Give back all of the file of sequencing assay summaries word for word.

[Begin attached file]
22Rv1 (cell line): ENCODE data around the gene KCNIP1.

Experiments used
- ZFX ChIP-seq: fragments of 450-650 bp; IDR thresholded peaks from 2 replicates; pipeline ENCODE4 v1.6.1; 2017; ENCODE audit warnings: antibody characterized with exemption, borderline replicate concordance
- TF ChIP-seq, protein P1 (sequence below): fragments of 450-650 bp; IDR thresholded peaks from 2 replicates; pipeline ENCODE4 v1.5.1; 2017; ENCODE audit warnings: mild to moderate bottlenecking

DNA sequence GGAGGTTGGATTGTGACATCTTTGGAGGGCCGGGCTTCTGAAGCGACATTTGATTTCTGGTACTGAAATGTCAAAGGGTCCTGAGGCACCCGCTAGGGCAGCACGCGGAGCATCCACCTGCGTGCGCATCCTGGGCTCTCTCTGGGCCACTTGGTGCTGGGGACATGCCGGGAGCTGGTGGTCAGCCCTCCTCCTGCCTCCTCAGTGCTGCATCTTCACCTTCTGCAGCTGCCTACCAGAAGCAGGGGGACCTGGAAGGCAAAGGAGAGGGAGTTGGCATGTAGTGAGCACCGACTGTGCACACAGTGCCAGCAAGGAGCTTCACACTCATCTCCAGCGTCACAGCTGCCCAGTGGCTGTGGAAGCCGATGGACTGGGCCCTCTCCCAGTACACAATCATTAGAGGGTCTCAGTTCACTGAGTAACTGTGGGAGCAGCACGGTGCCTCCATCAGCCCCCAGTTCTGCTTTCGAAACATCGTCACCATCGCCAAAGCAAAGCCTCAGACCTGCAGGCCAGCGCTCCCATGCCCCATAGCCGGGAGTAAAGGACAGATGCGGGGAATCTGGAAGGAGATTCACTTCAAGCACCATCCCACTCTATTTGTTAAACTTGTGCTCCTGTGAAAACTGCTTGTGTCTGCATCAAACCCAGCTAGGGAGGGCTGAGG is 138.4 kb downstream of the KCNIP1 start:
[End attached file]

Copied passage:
22Rv1 (cell line): ENCODE data around the gene KCNIP1.

Experiments used
- ZFX ChIP-seq: fragments of 450-650 bp; IDR thresholded peaks from 2 replicates; pipeline ENCODE4 v1.6.1; 2017; ENCODE audit warnings: antibody characterized with exemption, borderline replicate concordance
- TF ChIP-seq, protein P1 (sequence below): fragments of 450-650 bp; IDR thresholded peaks from 2 replicates; pipeline ENCODE4 v1.5.1; 2017; ENCODE audit warnings: mild to moderate bottlenecking

DNA sequence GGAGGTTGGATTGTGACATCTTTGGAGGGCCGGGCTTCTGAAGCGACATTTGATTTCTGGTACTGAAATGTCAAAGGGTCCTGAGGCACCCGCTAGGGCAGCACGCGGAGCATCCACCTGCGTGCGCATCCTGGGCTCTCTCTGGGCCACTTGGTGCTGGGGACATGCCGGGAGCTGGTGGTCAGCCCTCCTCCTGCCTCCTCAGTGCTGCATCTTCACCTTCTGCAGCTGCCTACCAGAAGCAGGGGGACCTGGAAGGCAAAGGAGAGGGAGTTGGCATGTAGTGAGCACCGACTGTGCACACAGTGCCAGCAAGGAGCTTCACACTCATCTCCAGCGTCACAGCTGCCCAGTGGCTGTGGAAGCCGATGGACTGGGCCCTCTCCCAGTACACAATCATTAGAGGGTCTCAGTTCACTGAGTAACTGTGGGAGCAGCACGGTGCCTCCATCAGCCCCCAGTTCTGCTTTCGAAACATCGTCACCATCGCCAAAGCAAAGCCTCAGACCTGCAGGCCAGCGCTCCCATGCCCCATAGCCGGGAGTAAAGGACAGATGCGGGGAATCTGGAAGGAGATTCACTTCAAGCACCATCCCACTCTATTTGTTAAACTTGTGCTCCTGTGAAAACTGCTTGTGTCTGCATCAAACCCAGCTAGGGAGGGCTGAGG is 138.4 kb downstream of the KCNIP1 start: